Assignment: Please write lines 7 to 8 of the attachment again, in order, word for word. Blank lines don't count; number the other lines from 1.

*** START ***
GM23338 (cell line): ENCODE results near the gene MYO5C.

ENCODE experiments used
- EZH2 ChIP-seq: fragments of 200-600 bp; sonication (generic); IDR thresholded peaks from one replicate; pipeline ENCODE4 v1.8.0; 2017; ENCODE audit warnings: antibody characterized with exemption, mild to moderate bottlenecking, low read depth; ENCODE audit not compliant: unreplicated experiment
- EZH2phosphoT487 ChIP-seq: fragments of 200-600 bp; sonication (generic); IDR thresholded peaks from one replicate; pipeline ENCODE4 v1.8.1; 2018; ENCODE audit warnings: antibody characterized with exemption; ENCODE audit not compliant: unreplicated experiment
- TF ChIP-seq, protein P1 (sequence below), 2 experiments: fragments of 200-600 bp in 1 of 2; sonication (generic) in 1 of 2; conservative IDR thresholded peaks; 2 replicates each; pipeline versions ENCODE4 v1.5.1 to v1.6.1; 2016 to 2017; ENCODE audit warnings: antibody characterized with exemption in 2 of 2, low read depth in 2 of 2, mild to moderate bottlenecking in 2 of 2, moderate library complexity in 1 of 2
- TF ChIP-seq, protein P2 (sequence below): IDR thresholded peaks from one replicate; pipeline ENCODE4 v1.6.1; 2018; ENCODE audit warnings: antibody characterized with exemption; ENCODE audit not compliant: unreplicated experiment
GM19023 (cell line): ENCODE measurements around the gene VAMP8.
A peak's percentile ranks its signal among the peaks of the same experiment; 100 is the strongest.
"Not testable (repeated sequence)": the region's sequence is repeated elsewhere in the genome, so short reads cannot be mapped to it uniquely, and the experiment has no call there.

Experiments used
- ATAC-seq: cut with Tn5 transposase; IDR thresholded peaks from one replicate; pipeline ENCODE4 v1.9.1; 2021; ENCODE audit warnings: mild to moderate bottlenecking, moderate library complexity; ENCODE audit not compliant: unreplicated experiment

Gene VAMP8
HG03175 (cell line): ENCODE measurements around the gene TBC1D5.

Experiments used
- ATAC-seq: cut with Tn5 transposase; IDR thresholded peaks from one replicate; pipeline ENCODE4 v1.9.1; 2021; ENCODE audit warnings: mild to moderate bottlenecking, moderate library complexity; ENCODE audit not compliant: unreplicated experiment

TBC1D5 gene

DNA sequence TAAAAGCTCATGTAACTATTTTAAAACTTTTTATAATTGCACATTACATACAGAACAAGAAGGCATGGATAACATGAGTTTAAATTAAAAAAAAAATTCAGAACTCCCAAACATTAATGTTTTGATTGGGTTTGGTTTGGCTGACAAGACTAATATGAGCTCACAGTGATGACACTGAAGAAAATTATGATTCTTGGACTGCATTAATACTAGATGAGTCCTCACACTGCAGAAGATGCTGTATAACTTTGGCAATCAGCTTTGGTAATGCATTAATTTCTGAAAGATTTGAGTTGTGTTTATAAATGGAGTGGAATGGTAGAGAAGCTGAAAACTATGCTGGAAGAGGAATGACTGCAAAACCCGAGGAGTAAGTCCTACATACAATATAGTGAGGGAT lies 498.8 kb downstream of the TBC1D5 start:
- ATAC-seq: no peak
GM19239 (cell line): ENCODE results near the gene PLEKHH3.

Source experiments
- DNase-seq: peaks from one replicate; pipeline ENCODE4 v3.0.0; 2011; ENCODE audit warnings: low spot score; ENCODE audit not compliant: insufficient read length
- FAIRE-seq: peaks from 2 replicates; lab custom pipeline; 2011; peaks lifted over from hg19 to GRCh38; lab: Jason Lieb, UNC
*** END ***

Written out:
GM19023 (cell line): ENCODE measurements around the gene VAMP8.
A peak's percentile ranks its signal among the peaks of the same experiment; 100 is the strongest.